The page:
But what about Anna and Tom, surely they were involved with the disappearance in some way?

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All aboard the hype train for “the thriller that shocked the world”!

Unfortunately, I figured out who the killer was three-quarters through the novel. This wasn’t a deal breaker for me. I solved the mystery and felt proud of my accomplishment.

But this novel’s big reveal had no where near as strong an impact as “Gone Girl” did, and that was a huge letdown.

There were also too much men being violent towards helpless women in this novel. I really wanted Amy Dunne to come and intervene on the women’s behalf!

“The Girl on the Train” is a smart and well-written psychological thriller, unfortunately tame when compared to Gillian Flynn’s “Gone Girl.” I’d go as far as saying that Paula Hawkin’s debut novel pales in comparison to Flynn’s other works, particularly “Dark Places” and “Sharp Objects.”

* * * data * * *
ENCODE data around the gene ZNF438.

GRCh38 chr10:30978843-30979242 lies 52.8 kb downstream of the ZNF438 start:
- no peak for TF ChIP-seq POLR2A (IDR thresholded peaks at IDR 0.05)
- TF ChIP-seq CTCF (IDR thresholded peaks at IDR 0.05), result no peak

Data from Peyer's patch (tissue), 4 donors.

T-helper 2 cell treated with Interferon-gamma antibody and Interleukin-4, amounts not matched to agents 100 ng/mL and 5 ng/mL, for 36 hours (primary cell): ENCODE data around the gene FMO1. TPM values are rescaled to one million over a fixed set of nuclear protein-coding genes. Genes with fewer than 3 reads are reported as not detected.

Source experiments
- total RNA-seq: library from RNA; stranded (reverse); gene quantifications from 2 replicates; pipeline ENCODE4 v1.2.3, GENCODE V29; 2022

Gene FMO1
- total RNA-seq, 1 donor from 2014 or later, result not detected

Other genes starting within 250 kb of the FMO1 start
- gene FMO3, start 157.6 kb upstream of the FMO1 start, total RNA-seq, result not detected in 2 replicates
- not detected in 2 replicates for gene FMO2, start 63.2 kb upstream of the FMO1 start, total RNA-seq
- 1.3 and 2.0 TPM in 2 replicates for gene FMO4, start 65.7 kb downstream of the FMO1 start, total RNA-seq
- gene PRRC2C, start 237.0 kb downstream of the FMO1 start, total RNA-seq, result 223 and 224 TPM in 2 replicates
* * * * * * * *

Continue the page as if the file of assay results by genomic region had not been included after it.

It suffers from over hype, though I expect the movie will be as good as advertised.

Coffee Bean and Tea Reads Rating:

4 Beans
4 beans out of 5
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Wayward Pines Season 1 – TV Series Review

Wayward Pines (2015) is mystery, thriller, and science fiction television series based on the Wayward Pines trilogy of novels by Blake Crouch. The show was created by Chad Hodge and produced by veteran filmmaker M. Night Shyamalan.

The first season centers on Ethan Burke (Matt Dillon) a U.S. Secret Service agent on his way to investigate the disappearance of two fellow agents in the town of Wayward Pines, Idaho. On the way, Ethan and his partner get into a car accident. Ethan wakes up hospitalized inside Wayward Pines. Soon, he finds himself unable to leave the town.

His investigating reveals that one of his partners is dead, while the other—his former lover Kate Hewson (Carla Gugino)—is alive and married. Why has she settled down in this town, and not reported back to the U.S. Secret Service. And why is she so afraid of speaking with him? “They’re watching us,” she says.

Soon, Ethan discovers Wayward Pines is more than a strange small town. For one, it’s surrounded by an electrified fence. Any attempt at escape is punished by a public execution known as a “reckoning,” carried out by Arnold Pope (Terrence Howard), the town sheriff.

Everyone in this town is acting strange, one way or another. All of them seem to be keeping secrets from Ethan who continues searching for the truth.